Curators’ tour of the new Tate Modern



Staff from across the Tate Modern, including its director, Frances Morris, provided mini guided tours of its new and rehung galleries during the Uniqlo-sponsored relaunch weekend in June. Since then more than one million visitors have experienced the expanded gallery on London's Bankside. It passed that milestone on 19 July. With a weaker pound pre-Brexit making London more attractive than ever for foreign tourists, Tate Modern could attract more than 6 million visitors over the next 12 months.
 
We asked three Tate curators to choose works or aspects of the 260m, Herzog & de Meuron-designed new wing that they are particularly proud to see open to the public. 


Catherine Wood
Senior curator, international art (performance)
As part of our BMW Tate Live programme, weve chosen to showcase five performances that the museum has been pioneering in acquiring over the past decade. Like other works by Tino Sehgal, Roman Ondk and Amalia Pica, Tania Brugueras Tatlins Whisper #5 (2008) consists of a score for action, in this case two policemen or women on horseback, who perform crowd-control exercises to no specific end. Their power and authority is exerted as a pure form, and people comply with this militarised choreography. The way in which the horses are able to enter the new building from the riverside walkway, perform their exercises on the Turbine Hall mezzanine and exit through the new south doors at the back is emblematic of the way that the new building, like Brugueras art, connects to the street. The flow of visitors coming in and encountering works like hers without a filter or frame has been fascinating to witness.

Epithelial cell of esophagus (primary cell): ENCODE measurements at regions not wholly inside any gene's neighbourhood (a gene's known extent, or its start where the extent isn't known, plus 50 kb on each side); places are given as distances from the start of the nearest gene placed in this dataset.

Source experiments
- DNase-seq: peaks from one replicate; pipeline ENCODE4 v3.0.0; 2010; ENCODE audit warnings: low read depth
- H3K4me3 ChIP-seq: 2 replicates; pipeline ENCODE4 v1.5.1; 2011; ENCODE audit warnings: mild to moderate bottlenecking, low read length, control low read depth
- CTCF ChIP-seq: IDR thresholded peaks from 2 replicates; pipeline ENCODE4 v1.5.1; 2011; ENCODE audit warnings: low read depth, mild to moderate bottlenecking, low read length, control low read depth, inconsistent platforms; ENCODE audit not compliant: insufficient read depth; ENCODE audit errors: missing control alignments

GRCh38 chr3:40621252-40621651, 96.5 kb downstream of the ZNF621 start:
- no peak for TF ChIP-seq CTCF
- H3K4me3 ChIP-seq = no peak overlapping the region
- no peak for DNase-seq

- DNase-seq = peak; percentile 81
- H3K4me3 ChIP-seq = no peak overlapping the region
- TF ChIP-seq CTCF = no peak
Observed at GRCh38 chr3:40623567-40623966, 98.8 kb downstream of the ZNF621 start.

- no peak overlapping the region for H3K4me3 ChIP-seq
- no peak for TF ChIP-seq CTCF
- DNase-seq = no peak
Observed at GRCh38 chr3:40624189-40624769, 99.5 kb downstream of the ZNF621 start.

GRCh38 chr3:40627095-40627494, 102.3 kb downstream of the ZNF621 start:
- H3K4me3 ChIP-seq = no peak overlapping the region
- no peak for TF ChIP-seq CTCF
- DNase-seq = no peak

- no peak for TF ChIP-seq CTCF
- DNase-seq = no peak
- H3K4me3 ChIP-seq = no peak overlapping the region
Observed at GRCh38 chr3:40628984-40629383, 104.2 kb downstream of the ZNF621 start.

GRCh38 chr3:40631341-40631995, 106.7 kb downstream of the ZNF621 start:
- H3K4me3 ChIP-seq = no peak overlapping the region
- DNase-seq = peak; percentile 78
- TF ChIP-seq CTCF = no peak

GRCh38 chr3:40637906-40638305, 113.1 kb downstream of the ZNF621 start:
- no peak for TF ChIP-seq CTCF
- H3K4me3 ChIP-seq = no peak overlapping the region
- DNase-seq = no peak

Achim Borchardt-Hume
Director of exhibitions
The brick curtain that envelops Herzog & de Meurons building is emblematic of what most excites me about the new Tate Modern: a museum that is open to its immediate neighbourhood as much as to the city and the world at large. At the same time, it creates a place shielded from many of the pressures of contemporary lifea place for discussion, dialogue and the exchange of ideas. Most importantly, it welcomes visitors to experience many different forms of art. Rather than an ivory tower, the new Tate Modern is a truly public space, celebrating difference and creativity in its many expressions.

Matthew Gale
Head of displays
One of the rooms that typifies Tate Moderns international approach is The Disappearing Figure on level 2 of the Boiler House. It addresses the hopes and anxieties of the nuclear age of the 1950s. The relationship between Germaine Richiers Chessboard (Large Version) (1959) and Ibrahim El-Salahis Reborn Sounds of Childhood Dreams I (1961-65) summarises the reassessment of relatively overlooked works. Richiers colourful hybrid figures suggest the attrition of the recent conflict in Europe, while El-Salahis painting, also peopled by stylised figures, comes from a rich creative moment in which the artist was instrumental in forging a national style for the newly independent Sudan. From different perspectives, they address the deeper question of how to continue to make art in an age of violent transformation.

Artists divided over Rio Olympic Games

Mariko Mori’s Ring: One With Nature (2016), commissioned for the Olympic Games. Courtesy Faou Foundation
As Brazils second largest city prepares to host the Olympic Games, which open this week, Rio de Janeiro's economic woes have forced the federal government to provide additional funding for the games. The countrys uncertain situation is reflected in the reactions of artists from Brazil and abroad, who have come out both in support of and against the games.

It is rather unfortunate that the Olympics are happening now, said Adriana Varejo, a local artist who was commissioned by the Olympic committee to cover the outer walls of its aquatics facilities with a photographic reproduction of her mural Celacanto Provoca Maremoto (coelacanth causes tsunami, 2004-08). Speaking to The Art Newspaper in June, Varejo said there is still "a positive side" to the event. Athletes are coming from all over the world for this, and I want to welcome them to my city with this work.